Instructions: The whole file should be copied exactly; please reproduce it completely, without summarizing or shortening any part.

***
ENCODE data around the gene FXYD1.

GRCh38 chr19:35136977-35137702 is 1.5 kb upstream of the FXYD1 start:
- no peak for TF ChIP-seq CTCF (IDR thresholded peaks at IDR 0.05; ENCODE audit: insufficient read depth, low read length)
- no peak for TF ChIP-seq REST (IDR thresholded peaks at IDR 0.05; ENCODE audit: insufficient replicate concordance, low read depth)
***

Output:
ENCODE data around the gene FXYD1.

GRCh38 chr19:35136977-35137702 is 1.5 kb upstream of the FXYD1 start:
- no peak for TF ChIP-seq CTCF (IDR thresholded peaks at IDR 0.05; ENCODE audit: insufficient read depth, low read length)
- no peak for TF ChIP-seq REST (IDR thresholded peaks at IDR 0.05; ENCODE audit: insufficient replicate concordance, low read depth)